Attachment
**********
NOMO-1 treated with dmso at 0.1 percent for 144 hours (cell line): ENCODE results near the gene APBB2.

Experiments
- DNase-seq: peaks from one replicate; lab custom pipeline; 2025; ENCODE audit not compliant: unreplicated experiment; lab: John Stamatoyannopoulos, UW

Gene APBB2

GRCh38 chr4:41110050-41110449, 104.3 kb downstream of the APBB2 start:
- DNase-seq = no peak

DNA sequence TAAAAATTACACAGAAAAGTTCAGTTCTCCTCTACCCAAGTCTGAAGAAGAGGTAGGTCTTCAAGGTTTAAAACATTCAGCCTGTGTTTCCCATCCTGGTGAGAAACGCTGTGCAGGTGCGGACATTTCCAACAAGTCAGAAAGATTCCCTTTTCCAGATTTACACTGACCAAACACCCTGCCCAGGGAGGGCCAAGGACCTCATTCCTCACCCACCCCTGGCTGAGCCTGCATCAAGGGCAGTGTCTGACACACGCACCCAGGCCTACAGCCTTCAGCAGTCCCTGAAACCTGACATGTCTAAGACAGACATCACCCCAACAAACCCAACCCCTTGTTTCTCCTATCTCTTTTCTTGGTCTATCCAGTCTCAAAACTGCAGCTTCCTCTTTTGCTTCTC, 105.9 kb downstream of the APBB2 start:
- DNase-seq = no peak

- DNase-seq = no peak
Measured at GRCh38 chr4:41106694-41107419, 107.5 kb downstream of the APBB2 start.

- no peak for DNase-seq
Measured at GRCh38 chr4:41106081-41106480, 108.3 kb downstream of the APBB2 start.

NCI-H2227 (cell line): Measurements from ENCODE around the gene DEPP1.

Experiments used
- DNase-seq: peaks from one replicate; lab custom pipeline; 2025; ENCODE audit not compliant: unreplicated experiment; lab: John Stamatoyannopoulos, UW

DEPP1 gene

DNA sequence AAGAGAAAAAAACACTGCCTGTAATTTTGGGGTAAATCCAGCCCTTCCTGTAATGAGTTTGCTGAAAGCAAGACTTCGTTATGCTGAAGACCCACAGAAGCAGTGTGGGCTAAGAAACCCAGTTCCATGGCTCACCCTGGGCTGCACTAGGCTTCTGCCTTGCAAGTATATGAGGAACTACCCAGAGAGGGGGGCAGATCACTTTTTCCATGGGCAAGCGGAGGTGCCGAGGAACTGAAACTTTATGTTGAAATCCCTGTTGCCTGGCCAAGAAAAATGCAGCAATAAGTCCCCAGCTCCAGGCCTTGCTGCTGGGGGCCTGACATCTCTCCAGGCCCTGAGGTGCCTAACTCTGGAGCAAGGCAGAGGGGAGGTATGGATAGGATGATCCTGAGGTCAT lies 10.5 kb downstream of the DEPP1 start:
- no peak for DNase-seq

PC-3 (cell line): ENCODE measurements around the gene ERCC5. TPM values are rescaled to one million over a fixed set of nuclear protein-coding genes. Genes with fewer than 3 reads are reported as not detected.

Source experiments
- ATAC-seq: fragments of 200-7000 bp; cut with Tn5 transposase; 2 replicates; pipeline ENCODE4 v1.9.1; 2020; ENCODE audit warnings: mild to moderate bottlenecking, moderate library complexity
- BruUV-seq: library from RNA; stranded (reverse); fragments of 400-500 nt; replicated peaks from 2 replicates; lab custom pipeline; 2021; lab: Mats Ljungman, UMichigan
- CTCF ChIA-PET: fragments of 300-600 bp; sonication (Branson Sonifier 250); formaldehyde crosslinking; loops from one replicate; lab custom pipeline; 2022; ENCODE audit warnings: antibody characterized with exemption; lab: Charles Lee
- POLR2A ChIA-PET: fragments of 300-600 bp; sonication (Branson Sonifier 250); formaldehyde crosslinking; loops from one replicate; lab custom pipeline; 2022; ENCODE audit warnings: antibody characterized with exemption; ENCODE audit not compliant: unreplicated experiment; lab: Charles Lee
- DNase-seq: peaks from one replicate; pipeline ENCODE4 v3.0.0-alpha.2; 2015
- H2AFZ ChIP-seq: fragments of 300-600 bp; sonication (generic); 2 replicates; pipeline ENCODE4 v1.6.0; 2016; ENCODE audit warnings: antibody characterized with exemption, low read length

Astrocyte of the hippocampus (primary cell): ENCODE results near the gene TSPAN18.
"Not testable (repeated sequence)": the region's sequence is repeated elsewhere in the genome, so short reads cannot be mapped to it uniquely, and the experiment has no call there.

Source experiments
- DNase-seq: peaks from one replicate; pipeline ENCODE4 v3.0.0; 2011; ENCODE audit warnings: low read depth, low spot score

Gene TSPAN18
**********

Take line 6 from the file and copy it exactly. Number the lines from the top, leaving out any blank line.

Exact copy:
- DNase-seq = no peak